Matty Taylor came off the bench and scored Oxford’s second moments later

West Ham manager Manuel Pellegrini took responsibility as his side were bundled out of the Carabao Cup in humiliating fashion by League One Oxford United.

The Hammers arrived at the Kassam Stadium on the back of an outstanding win over Manchester United to reach the heights of fifth in the Premier League, but Karl Robinson’s side superbly outplayed and over-powered their illustrious opponents, who ended a complete shambles.

Oxford, currently 12th in League One, were high on confidence after a record-breaking 6-0 win at Lincoln City at the weekend and this was a famous and richly merited triumph.

“The whole team didn’t play well. Not only did we concede four goals, but we didn’t create too many chances,” Pellegrini said.

“We missed too many passes from the beginning and the responsibility is first on me because I picked the players, and second on the team that didn’t compete.

“It’s easy to say that we played very badly, but Oxford did everything they needed to win this game. They played with a lot of motivation, with desire and we didn’t play well.”

Both sides fielded much-changed sides and the only surprise was West Ham actually survived for so long before conceding after 55 minutes when Oxford central defender Elliott Moore shot across Roberto.

Oxford, who missed clear chances in the first half through Cameron Brannagan and Anthony Forde, almost increased their lead immediately as Roberto saved brilliantly from Jamie Mackie.

But there was no escape for West Ham as substitute Matty Taylor turned in Mark Sykes’ cross with 19 minutes left.

Substitute Tariqe Fosu, a hat-trick hero at Lincoln City, raced clear from the halfway line to score with great composure after 84 minutes to extinguish any hopes of a West Ham comeback.

The agony was not over yet for West Ham boss Pellegrini and his abject side as Shandon Baptiste deservedly capped a man-of-the-match showing with a classy fourth.

Oxford host fellow League One side Sunderland, who won 1-0 at Sheffield United, in the fourth round in the week commencing 28 October.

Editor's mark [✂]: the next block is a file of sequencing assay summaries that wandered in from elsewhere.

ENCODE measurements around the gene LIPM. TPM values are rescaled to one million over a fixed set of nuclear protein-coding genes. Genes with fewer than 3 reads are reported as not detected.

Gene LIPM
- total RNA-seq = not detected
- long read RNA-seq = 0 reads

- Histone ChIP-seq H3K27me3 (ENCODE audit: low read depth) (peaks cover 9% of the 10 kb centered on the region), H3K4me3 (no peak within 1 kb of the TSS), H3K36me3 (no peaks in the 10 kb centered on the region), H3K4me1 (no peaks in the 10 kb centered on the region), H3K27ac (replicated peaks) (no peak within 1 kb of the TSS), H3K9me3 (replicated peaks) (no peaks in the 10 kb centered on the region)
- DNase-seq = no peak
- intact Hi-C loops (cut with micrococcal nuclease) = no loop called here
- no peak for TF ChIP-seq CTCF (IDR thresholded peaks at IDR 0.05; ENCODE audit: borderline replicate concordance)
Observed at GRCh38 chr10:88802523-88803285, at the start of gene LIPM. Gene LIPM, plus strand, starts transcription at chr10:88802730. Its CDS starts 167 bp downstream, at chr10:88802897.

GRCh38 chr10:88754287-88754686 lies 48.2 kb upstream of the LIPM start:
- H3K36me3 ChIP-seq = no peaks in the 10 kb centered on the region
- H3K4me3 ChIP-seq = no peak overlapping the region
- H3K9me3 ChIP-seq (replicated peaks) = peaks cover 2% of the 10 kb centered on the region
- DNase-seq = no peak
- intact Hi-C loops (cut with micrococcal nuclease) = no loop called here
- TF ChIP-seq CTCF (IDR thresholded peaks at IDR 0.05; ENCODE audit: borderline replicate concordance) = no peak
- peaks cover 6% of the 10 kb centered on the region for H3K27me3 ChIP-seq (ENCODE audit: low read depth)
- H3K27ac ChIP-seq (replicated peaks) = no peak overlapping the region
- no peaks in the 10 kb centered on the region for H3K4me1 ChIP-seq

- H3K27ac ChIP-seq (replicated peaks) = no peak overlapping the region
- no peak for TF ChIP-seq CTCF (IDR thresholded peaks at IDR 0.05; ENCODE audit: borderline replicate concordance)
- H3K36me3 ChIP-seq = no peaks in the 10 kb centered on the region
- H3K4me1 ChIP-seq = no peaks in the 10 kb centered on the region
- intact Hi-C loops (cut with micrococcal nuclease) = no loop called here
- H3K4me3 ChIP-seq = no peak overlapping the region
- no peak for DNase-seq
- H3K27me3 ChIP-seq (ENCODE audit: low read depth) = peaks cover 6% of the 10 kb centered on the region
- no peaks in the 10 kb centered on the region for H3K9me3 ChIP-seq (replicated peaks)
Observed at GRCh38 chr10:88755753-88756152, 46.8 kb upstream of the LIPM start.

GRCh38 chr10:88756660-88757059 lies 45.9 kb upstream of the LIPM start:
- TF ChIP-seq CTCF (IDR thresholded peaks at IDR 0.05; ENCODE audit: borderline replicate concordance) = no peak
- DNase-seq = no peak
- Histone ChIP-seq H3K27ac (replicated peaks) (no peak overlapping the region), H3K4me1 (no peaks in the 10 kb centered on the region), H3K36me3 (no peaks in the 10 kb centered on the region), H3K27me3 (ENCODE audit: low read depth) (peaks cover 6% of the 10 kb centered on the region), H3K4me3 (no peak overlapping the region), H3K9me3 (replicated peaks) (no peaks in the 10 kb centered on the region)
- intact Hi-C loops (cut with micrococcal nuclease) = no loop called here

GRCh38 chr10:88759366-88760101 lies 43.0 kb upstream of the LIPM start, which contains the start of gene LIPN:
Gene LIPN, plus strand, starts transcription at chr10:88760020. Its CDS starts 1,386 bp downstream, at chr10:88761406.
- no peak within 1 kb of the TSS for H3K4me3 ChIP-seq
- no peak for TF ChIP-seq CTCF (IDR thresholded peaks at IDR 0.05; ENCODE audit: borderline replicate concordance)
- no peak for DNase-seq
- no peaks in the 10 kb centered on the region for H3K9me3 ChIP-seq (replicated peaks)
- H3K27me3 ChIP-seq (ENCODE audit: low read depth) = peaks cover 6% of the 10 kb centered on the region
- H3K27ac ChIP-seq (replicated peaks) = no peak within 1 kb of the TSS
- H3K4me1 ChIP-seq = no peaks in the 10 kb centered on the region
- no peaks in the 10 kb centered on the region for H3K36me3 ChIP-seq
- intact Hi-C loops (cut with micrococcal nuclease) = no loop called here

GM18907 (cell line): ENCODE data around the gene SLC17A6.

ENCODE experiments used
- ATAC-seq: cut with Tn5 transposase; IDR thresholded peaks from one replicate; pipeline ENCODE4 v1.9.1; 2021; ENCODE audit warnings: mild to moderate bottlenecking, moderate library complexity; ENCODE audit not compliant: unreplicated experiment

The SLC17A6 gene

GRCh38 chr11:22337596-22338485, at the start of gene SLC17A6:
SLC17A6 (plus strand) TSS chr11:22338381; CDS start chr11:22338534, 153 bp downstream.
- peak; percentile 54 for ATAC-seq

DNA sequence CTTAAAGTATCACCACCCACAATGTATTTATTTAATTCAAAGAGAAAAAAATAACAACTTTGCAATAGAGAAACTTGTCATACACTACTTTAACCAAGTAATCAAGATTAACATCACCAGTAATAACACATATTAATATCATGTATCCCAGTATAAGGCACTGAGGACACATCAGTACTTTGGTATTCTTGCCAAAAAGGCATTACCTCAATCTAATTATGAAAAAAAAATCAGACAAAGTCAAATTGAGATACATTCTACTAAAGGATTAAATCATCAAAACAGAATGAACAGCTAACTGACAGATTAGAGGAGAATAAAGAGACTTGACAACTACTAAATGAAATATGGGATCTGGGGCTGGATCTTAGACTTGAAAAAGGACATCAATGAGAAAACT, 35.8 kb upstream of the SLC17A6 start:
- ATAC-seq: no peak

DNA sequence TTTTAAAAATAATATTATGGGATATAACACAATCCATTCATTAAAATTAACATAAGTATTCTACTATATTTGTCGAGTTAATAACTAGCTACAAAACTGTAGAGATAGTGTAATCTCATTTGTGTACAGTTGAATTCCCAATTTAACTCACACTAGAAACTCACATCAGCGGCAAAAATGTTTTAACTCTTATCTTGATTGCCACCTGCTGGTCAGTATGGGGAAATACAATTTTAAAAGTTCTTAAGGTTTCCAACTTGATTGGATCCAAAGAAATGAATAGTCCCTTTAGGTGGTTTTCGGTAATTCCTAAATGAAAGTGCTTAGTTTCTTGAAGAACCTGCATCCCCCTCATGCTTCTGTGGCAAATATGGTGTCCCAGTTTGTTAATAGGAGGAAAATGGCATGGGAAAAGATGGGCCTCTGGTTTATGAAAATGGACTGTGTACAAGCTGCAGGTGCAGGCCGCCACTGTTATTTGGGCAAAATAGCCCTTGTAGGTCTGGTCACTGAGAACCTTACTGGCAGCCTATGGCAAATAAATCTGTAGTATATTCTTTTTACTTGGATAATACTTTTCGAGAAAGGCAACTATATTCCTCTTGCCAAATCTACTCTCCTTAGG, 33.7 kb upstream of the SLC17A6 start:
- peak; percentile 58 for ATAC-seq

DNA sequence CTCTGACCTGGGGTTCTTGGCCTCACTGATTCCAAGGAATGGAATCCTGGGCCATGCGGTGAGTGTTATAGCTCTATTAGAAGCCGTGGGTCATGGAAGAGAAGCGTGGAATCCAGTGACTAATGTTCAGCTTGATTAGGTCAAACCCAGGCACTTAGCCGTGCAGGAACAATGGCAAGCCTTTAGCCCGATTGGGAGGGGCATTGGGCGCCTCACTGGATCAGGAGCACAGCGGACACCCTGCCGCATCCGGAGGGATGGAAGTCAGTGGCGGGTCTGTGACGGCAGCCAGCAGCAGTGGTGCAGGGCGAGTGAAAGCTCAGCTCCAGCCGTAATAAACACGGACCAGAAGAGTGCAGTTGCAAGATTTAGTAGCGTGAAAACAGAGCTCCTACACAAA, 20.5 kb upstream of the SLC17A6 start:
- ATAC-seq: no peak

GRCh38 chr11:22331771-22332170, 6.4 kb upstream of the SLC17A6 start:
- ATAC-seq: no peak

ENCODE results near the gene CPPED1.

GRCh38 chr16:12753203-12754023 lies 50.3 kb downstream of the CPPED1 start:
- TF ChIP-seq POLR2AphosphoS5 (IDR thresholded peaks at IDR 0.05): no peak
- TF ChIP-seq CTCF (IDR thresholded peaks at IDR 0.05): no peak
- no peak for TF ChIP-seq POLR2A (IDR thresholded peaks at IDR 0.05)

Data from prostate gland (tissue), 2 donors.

“Looking at the scoreboard – 4-0 against West Ham and a very strong West Ham – this will probably go down as one of the biggest results at the Kassam in recent years,” Oxford boss Robinson said.

Humiliation for West Ham and Pellegrini

The EFL Cup represented a realistic opportunity for West Ham to win a trophy, but Pellegrini risked this shock by making nine changes, leaving out danger men Sebastien Haller and Felipe Anderson.

He paid the price as the Hammers produced a desperate display, much to the annoyance of the fans who packed one corner of this three-sided stadium.

West Ham were lethargic, off the pace and apparently complacent as they were hustled out of their stride as the track-suited Pellegrini failed to inspire his team.

He kept Haller back until they were a goal down but by then the momentum was flowing inexorably in the direction of Oxford, who should have inflicted even heavier punishment as they ran riot towards the end.

Jack Wilshere wasted an opportunity to stake a claim as he was over-run by the energy of Baptiste. Wilshere looked a spent force in contrast.

It was reminiscent of West Ham’s loss at League One AFC Wimbledon in the FA Cup fourth round last season as they lacked heart and stomach for the fight, surrendering without suggesting for one moment they would get back into this game once Oxford went ahead.

West Ham have shown signs of stability and improvement in the Premier League, and this was an altered line-up, but their performance was inexcusable and all the plaudits must go to the underdogs.

“I thought it was a poor performance from everyone,” said Hammers captain Zabaleta.

“We feel sorry about the performance tonight and sorry to the away fans who came to the game. It was just a bad night.”

Oxford’s glory night

This competition gave Oxford the greatest day in their history when they beat QPR at Wembley in 1986 – and this is a night that will also live long in the memory of the jubilant fans.

West Ham made changes but, for context, Oxford manager Robinson also made six changes and his team dealt much better with those alterations.

Oxford were in command from the first whistle, sensing immediately that West Ham were not in the right frame of mind to face a lower league opponent determined to inflict a shock.

Robinson may have feared the first-half misses from Brannagan and Forde may haunt them, but they won at a canter and it would not have been unfair had they enjoyed an even greater victory margin.

Oxford have now scored 10 goals without reply in their past two games and this scoreline was a more than accurate reflection of the gulf between the two sides.

Baptiste was outstanding in midfield, the veteran Mackie was a threat throughout and it is huge credit to Robinson and his players that they never took a backward step once Moore put them ahead 10 minutes after the break.

Oxford continued to be bold and go in search of goals, and the celebrations on and off the pitch at the final whistle were fully deserved.

This was a night of shame for West Ham, but it would be an insult and injustice to downgrade the quality of Oxford’s performance that brought this outstanding victory.

“We had the belief in ourselves that we could get a result,” Robinson said. “I’m over the moon for the fans and the players.

“It’s about the players, about the fans and about the community of Oxfordshire and the big thing for me now is the people who came here for the first time in a long time, that they buy a ticket and come on Saturday [for the league game against Gillingham].”



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